When Andy Martinez came down from Sky City after the four-day summer rain ceremonies, he was lucky to have a weekend off to catch his breath. The ceremonies had been held at ancient Acoma Pueblo, called Sky City first by tourists and now by the Acoma Indians, too, because of its location atop a sheer rock molar that juts 357 feet above the desert floor in north central New Mexico. It was mid-July and the rains had not yet come. Dressed in jeans and an old red T shirt, Martinez lay about his parents' house. In one sense he was getting acclimatized, for on Monday his descent would continue even further, when he returned to work 900 feet below ground in the uranium mines.
But in another senses Martinez had already hit bottom. Once among the most promising young long-distance runners in the United States, he had not entered a race since his graduation in 1977 from Grants (N. Mex.) High School. When he first burst onto the running scene, it was almost unbelievable how good he was; he broke the state two-mile record and ran a 4:17.9 mile while still a high school freshman. As a junior he was a national AAU age-group cross-country champion. With the right college coaching, he might have become one of America's top distance men. But instead of going to college, Martinez went to work in one of the local mines that employ most of his people.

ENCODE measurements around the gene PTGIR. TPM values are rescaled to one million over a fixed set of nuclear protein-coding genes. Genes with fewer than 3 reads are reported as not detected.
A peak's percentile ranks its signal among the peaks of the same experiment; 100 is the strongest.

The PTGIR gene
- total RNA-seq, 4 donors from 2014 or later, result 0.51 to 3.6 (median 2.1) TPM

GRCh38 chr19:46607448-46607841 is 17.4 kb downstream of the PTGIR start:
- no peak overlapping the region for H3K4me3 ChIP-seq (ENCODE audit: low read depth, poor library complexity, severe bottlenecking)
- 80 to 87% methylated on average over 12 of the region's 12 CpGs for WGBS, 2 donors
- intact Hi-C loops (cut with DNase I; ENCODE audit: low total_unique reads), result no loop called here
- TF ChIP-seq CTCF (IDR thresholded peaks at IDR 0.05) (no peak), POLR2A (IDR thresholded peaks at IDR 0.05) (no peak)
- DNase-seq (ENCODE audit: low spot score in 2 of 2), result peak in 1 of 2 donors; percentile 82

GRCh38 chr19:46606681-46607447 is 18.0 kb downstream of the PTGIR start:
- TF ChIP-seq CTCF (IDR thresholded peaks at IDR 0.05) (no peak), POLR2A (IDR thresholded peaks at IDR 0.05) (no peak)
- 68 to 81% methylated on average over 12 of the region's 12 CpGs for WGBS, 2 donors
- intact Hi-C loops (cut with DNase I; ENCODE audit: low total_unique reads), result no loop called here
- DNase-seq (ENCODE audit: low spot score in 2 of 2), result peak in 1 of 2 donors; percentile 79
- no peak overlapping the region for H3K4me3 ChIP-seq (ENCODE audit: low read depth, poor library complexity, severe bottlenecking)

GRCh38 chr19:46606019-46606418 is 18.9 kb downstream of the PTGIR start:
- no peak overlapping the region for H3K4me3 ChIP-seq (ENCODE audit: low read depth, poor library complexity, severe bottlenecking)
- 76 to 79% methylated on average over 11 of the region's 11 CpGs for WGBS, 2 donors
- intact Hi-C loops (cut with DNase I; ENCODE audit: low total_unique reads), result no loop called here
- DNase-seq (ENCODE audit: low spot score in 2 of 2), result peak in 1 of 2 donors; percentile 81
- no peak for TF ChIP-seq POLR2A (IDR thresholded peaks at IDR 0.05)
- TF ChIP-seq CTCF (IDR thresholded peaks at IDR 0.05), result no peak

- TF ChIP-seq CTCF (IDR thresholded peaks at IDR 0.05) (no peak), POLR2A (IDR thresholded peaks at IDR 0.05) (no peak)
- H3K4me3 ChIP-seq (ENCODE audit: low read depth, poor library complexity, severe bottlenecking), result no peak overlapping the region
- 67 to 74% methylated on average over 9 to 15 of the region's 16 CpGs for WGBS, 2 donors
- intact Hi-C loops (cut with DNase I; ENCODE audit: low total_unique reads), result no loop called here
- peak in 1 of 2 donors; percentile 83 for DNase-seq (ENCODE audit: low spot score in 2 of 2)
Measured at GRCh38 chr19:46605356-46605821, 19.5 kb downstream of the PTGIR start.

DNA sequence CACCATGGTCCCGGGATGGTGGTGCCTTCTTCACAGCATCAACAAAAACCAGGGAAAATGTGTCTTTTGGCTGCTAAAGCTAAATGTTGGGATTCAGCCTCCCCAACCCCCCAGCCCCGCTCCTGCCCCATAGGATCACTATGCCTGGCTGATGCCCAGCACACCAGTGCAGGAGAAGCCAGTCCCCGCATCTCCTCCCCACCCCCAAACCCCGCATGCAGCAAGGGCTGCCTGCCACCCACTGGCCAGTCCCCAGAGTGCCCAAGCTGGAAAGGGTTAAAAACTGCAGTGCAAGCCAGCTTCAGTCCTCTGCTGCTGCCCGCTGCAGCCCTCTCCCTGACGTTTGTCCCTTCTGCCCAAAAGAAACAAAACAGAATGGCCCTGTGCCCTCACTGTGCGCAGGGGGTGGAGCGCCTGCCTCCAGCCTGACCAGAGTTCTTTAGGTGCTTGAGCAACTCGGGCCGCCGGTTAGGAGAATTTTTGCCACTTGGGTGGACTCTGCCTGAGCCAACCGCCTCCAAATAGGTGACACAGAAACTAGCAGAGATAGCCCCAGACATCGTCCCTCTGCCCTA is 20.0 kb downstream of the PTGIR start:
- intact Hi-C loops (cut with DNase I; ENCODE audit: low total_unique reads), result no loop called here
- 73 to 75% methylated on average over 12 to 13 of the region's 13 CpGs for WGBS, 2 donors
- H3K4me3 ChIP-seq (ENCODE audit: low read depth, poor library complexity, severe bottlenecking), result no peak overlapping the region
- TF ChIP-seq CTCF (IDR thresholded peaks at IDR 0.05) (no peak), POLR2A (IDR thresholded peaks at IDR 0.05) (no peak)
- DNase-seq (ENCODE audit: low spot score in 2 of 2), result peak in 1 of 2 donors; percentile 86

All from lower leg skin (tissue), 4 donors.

Former high school hotshots who never made the big time are legion, and the botched running career of Andy Martinez would arouse little more than passing interest but for a remarkable fact: running is a gift he inherited from his Pueblo ancestors and one he shares with a whole wave of Pueblo Indians his age. It would be hard to find any region in the U.S. that spawns more natural-born long-distance runners than the Pueblo reservations of the Southwest.
There has not been a running boom among the Pueblos. There never had to be. The Indians have always run. One of the few outsiders who understand this is Jerry Tuckwin, the running coach at Haskell Junior College, the all-Indian institution in Lawrence, Kansas. Tuckwin, a Potawatomi Indian (as was Jim Thorpe), swings through the pueblos each spring to scout talent, and each spring he sees what he's looking for. "It's amazing," he says. "I find 14- and 15-year-old kids who could be on practically any college team in the country. They're so tuned in to running they aren't even aware of how good they are."
One man who is aware is Emmett Hunt, a native of Laguna Pueblo and now the cross-country and track coach at Laguna-Acoma High School in New Mexico, which draws its students from the Laguna and Acoma tribes. Hunt claims the competitive appetite of his runners is piqued in direct proportion to the increasing length of a race. "In Albuquerque schools they get 10 kids out for the 100 and 220, but here everybody wants to be a miler, everybody wants to be a two-miler. There's not a kid in this school who can't do the distance. Even the heaviest, chunkiest one can do three miles without hesitation."